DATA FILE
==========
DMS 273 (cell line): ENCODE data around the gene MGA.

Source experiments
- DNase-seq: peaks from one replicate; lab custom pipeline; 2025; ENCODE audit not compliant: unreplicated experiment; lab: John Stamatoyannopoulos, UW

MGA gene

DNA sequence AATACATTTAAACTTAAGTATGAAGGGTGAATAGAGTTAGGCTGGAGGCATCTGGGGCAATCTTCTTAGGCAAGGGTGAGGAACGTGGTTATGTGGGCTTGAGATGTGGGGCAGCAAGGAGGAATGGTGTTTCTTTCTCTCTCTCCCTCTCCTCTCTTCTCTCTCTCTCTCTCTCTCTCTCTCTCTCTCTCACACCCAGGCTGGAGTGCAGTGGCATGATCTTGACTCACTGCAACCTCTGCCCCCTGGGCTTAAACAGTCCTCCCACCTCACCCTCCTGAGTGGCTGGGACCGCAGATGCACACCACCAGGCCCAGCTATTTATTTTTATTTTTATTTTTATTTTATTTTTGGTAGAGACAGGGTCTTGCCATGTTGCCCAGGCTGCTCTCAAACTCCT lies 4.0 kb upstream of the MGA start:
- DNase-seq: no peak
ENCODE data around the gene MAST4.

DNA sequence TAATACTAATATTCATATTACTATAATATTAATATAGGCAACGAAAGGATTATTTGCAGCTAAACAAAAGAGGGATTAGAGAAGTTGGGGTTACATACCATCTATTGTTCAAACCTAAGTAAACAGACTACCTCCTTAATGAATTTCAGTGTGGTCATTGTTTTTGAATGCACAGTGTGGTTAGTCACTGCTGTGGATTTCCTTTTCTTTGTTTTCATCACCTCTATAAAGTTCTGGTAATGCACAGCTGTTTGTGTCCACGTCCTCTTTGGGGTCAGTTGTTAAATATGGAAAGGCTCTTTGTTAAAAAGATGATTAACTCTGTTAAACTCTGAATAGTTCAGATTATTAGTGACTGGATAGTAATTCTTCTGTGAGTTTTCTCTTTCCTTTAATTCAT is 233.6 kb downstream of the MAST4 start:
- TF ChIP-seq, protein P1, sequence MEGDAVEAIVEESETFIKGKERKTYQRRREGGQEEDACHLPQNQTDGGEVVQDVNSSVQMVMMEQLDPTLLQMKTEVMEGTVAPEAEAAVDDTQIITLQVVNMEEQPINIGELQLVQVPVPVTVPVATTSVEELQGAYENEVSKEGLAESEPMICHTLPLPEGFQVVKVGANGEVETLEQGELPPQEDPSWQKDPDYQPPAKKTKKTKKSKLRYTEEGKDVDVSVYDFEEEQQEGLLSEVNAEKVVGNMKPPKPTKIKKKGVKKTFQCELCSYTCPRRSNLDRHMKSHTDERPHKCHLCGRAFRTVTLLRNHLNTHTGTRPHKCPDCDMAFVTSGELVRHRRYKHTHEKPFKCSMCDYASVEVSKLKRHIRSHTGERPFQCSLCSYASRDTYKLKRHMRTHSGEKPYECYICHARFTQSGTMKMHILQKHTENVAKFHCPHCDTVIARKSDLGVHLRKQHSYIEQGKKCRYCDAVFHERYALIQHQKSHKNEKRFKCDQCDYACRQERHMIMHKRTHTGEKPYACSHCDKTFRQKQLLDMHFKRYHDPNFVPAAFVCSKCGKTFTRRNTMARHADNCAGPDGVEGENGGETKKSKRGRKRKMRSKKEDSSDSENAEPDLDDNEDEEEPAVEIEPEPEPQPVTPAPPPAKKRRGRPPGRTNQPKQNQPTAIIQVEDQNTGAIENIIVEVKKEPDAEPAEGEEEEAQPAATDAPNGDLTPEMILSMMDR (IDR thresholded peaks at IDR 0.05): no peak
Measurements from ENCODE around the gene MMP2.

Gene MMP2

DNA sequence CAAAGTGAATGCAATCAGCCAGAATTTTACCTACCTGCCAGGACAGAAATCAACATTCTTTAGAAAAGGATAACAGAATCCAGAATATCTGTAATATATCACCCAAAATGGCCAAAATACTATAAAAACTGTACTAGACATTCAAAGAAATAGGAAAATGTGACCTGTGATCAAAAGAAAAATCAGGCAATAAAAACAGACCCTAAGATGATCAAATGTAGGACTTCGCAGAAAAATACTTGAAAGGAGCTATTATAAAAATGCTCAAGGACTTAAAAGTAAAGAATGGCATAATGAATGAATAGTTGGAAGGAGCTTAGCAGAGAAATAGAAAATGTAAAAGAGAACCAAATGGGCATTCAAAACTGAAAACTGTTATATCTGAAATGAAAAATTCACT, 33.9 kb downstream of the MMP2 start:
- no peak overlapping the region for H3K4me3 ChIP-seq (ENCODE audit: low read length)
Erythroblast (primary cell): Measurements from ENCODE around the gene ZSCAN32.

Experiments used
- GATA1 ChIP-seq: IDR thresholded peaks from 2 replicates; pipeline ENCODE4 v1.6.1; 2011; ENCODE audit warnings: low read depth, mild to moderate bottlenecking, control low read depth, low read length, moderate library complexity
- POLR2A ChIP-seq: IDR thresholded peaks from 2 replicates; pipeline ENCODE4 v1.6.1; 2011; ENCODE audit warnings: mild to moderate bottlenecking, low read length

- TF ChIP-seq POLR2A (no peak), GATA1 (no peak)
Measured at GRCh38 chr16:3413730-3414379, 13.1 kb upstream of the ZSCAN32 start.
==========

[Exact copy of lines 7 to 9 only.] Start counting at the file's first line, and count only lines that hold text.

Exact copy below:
ENCODE data around the gene MAST4.

DNA sequence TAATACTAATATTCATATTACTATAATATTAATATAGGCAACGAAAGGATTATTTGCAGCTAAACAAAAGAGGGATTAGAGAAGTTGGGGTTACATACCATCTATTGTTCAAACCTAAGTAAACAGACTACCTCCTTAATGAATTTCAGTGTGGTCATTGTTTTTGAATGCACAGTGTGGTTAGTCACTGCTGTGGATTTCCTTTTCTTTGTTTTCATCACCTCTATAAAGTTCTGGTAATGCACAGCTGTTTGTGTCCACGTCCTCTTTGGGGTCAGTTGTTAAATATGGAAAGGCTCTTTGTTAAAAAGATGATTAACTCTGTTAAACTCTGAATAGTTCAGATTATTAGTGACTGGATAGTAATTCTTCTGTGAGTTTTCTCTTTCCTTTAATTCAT is 233.6 kb downstream of the MAST4 start:
- TF ChIP-seq, protein P1, sequence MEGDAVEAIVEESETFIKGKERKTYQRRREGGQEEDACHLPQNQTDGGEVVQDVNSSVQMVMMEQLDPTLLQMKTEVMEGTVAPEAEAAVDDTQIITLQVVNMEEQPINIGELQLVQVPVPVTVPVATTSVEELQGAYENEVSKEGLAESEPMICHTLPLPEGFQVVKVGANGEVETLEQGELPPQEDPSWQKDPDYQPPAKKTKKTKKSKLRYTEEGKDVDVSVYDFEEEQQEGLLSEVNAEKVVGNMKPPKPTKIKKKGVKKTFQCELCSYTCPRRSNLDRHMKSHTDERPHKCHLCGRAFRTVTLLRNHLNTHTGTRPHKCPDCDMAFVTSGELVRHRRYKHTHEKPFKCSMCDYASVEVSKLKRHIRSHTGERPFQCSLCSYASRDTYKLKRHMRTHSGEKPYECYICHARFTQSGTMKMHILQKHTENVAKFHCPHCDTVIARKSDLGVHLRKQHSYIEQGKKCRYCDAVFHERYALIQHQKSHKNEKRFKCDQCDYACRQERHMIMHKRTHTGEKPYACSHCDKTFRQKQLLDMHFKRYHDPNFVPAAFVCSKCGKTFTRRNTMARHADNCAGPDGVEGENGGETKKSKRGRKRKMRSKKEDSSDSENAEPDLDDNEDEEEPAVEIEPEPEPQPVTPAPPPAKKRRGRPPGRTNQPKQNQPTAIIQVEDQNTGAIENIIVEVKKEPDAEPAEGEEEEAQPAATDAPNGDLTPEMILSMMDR (IDR thresholded peaks at IDR 0.05): no peak